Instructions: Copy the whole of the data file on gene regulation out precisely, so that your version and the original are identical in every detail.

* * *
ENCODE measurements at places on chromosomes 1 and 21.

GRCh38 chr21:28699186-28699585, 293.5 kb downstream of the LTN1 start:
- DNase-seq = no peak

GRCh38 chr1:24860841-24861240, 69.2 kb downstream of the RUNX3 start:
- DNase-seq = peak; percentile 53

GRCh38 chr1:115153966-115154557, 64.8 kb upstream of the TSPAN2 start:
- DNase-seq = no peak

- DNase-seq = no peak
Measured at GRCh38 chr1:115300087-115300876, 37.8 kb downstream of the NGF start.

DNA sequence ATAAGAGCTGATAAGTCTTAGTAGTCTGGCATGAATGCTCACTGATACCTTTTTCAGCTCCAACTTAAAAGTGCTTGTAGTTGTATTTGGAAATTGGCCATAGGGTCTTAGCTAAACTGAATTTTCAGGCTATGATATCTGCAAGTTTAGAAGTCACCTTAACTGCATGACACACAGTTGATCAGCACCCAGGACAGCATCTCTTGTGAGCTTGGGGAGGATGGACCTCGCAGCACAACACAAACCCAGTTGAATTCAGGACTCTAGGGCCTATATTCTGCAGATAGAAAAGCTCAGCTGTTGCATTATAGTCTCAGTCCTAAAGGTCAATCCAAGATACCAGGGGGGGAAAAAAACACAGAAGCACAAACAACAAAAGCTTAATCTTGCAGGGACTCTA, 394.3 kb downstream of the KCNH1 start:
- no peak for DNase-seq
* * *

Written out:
ENCODE measurements at places on chromosomes 1 and 21.

GRCh38 chr21:28699186-28699585, 293.5 kb downstream of the LTN1 start:
- DNase-seq = no peak

GRCh38 chr1:24860841-24861240, 69.2 kb downstream of the RUNX3 start:
- DNase-seq = peak; percentile 53

GRCh38 chr1:115153966-115154557, 64.8 kb upstream of the TSPAN2 start:
- DNase-seq = no peak

- DNase-seq = no peak
Measured at GRCh38 chr1:115300087-115300876, 37.8 kb downstream of the NGF start.

DNA sequence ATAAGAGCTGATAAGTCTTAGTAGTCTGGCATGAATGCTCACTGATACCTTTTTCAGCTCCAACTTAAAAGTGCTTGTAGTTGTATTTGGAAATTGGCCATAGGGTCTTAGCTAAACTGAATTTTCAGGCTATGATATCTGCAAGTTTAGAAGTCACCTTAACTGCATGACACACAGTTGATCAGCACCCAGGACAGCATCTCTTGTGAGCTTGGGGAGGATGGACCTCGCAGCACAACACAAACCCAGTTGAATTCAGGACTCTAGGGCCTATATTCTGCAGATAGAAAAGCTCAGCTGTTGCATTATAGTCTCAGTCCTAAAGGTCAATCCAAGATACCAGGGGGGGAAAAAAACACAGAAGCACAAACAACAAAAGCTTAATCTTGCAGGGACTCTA, 394.3 kb downstream of the KCNH1 start:
- no peak for DNase-seq